On her compact debut, Lætitia Tamko’s inimitable take on DIY indie rock feels victorious. She explores ideas of home, community, and sharing space with others who don’t necessarily see eye to eye.
Just about 20 minutes into Lætitia Tamko’s compact debut as Vagabon, Infinite Worlds, she sings a line so cutting that, upon first hearing it, I had to remove my headphones and take stock of my surroundings. “What about them scares you so much?/My standing there threatens your standing, too,” Tamko sings on “Cleaning House,” broadcasting a simple but eminently resonant message that defines why these eight songs feel so important, especially now. It should be no secret that Tamko’s thought runs through the minds of all those made marginal by prejudicial thinking—and actual executive action. It could be your skin color, the way you dress, who you worship or love, but nonetheless that question flashes through the minds of those made to feel less. A simple, evocative guitar plucking in the background guides this sentiment with precision into the ear of a listener, and down into their gut.
Yet, Tamko’s inimitable take on DIY indie rock is never downtrodden. It’s victorious—even when her feats feel pyrrhic. Her soaring, winsome, and mutable tenor is unlike any of her peers in the New York scene. She also shreds. More importantly, Tamko’s first proper album is a stunning document of what indie rock can look like from a viewpoint that isn’t necessarily widespread in the genre. Infinite Worlds is an album interested in grappling with seemingly intractable and very personal questions about sharing space, finding a home, and fostering community in a world that can be caustic to those very actions.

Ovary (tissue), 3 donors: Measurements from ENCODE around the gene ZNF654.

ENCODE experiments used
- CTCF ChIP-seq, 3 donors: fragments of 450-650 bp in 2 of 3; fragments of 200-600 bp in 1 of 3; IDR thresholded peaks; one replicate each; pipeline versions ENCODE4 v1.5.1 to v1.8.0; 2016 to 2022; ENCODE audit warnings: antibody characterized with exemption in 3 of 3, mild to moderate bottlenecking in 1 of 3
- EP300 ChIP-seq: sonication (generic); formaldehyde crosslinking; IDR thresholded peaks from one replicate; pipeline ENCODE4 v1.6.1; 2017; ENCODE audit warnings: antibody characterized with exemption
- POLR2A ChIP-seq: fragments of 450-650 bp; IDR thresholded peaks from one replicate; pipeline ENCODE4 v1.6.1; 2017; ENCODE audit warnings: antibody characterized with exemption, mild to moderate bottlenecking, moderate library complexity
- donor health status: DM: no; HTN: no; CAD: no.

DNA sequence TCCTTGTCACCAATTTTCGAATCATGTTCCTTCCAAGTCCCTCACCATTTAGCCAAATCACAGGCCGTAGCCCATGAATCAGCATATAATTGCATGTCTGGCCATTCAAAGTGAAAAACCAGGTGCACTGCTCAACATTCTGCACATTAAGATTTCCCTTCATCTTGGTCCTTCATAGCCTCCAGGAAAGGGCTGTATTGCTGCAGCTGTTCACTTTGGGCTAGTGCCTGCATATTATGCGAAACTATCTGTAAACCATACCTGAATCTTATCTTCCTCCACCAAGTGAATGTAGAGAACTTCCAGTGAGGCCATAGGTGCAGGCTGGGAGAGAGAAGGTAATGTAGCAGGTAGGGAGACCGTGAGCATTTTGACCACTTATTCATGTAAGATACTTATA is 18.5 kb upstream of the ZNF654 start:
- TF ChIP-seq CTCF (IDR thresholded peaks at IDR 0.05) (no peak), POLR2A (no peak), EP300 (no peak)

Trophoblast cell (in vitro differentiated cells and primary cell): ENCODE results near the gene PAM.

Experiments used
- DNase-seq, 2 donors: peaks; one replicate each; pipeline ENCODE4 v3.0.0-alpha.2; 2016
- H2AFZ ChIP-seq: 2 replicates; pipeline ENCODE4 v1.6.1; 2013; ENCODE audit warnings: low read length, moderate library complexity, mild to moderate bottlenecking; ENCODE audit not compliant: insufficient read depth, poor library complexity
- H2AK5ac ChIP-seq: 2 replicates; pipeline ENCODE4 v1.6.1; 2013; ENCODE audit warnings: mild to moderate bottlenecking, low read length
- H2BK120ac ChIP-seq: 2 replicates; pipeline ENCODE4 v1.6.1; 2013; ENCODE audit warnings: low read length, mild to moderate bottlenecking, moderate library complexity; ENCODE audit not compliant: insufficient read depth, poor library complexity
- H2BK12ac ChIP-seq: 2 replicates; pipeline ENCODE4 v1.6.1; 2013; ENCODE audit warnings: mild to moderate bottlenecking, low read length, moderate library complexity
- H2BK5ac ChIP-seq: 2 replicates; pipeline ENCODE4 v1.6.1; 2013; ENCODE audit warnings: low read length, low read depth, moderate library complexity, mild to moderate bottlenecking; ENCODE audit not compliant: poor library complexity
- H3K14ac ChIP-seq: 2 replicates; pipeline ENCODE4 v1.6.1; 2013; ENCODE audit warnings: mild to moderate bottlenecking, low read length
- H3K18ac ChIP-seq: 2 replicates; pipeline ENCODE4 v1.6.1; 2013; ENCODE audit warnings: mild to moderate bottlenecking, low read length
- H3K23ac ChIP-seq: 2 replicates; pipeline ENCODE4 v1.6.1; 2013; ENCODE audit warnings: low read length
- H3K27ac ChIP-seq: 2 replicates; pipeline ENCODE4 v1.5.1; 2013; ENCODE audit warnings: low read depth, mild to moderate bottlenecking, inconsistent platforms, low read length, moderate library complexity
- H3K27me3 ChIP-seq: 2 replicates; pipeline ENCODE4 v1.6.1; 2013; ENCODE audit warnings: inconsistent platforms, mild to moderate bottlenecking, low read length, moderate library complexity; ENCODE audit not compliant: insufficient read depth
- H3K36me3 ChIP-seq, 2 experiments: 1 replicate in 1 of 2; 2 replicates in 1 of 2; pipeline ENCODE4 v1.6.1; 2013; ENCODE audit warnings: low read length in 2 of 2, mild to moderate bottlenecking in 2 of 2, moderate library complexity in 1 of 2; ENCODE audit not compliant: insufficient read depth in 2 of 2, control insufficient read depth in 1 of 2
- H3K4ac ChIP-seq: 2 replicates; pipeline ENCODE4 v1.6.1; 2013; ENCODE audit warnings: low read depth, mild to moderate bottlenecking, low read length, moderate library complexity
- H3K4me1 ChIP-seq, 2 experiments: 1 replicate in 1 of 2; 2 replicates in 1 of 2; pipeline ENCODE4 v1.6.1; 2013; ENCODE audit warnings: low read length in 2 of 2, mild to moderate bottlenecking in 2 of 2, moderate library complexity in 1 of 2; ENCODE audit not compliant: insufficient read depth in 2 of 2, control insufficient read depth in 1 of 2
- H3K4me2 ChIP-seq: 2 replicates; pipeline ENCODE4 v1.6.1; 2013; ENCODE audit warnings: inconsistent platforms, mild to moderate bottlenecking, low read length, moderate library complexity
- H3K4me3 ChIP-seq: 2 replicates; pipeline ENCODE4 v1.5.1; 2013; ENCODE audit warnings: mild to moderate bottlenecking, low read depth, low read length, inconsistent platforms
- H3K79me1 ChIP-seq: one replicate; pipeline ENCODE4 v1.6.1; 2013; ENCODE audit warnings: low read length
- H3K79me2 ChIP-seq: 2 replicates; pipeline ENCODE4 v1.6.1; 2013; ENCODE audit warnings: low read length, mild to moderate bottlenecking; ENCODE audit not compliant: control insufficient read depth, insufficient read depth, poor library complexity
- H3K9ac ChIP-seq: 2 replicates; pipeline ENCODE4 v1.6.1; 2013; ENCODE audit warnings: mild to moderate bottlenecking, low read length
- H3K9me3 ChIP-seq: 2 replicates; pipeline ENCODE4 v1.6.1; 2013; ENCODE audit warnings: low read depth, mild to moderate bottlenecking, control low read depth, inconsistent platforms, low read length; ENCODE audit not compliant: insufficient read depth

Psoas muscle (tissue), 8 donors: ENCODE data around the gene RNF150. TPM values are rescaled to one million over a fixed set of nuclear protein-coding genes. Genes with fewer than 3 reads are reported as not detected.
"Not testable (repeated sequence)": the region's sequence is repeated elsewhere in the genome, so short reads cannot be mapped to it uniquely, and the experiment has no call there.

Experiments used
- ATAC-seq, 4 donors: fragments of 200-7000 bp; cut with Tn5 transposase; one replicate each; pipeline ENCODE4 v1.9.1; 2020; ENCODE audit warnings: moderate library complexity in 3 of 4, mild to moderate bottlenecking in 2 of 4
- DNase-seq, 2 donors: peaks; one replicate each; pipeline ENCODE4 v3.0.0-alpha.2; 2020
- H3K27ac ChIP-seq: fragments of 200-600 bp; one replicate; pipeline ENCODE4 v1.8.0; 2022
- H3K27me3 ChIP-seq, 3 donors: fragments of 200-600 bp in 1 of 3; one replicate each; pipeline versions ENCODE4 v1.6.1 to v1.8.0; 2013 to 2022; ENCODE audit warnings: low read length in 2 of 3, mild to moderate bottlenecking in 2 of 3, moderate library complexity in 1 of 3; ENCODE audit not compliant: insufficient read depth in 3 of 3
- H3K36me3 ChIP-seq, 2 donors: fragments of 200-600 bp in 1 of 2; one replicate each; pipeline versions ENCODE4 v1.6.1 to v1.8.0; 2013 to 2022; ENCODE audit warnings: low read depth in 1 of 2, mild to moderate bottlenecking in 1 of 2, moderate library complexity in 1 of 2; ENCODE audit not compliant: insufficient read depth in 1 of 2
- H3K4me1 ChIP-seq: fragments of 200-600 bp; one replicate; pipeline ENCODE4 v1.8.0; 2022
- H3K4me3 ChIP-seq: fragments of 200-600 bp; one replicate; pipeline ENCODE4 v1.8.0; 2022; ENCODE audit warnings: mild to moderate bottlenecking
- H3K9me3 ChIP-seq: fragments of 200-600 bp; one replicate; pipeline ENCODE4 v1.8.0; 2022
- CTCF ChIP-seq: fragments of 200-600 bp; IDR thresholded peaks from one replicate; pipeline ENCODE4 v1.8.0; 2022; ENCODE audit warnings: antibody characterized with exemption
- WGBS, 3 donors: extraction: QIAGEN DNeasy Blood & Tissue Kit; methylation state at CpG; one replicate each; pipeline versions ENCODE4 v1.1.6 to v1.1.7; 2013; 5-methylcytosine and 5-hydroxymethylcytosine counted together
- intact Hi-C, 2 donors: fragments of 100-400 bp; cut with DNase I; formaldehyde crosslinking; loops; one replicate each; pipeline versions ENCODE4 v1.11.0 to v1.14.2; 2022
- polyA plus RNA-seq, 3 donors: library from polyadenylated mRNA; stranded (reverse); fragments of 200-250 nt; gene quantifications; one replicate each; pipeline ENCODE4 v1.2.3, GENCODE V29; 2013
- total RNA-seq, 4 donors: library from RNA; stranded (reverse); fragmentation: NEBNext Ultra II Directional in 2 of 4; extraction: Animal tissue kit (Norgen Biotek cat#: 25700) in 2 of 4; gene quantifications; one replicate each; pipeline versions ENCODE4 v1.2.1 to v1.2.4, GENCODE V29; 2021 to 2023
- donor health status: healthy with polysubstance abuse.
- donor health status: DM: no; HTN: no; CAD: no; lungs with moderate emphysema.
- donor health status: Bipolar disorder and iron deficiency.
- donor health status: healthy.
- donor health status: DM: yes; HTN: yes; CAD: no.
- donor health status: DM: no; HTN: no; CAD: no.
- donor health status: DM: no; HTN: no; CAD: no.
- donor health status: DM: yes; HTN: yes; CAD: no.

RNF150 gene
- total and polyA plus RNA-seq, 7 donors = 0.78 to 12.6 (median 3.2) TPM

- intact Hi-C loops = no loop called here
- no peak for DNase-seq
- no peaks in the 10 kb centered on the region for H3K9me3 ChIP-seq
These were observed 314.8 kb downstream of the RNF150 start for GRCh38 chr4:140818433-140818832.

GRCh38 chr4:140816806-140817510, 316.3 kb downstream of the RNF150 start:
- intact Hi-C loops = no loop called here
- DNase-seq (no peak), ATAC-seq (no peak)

Some of the songs that appear on Infinite Worlds started as rougher drafts on 2014 EP Persian Garden. Listening to the earlier work, it’s clear how much Tamko has grown. She moved to New York as a teenager from Cameroon, and until she graduated from college in 2015, music was more or less a hobby. Her Bandcamp demos eventually led her to the Bushwick community art space Silent Barn, and a venerable DIY scene that includes artists like Frankie Cosmos and Crying (members of both bands contributed to Infinite Worlds).
“The Embers,” the album’s opener, was originally a song called “Sharks,” and it has transitioned from whispered confession to empowering paean. The song’s anthemic, steady guitars and booming drums recall the sound of Modest Mouse or Built to Spill, but her voice is the anchor to all these songs. It’s a powerful tool that can move from soft to loud, confrontational to relaxing, with an uncanny grace.
Tamko shows this in songs like “Fear & Force” and “Mal à L’aise.” On the former, she sings about a failed relationship, isolation, and the search for a sanctuary. “I've been hiding in the smallest space/I am dying to go/This is not my home,” Tamko sings, alternating between breathy harmonies and straightforward delivery (Greta Kline, aka Frankie Cosmos, provides backing vocals). The latter is one of the most interesting songs on the album: a piece of gauzy, ambient pop, not unlike the Cocteau Twins. Sung completely in French, “Mal à L’aise” is a sound collage made of a spectral chorus of voices, processed and multiplied (including sampled vocals from Julie Byrne/Makonnen collaborator Eric Littmann). These sounds shuffle around in an indistinct musical space, which is both haunted and relaxed. It’s almost close to new age, conjuring up the work of Harold Budd or Grouper, but Tamko gives the airy vibe of this song weight with lyrics that touch on accepting social discomfort and embracing oneself.
Throughout Infinite Worlds, Tamko interrogates what it means to occupy space with others who don’t necessarily see eye to eye, be it parents, peers, or strangers. Sometimes imagining that ideal world leads to bouts of doubt, or even magical realism (see “100 Days”). But Tamko keeps coming back to the same point: the community you want to live in is one you have to make. Guided by a more mature sound, Infinite Worlds is the rock music we need nowadays, when it seems like home, wherever it might be, is getting farther away.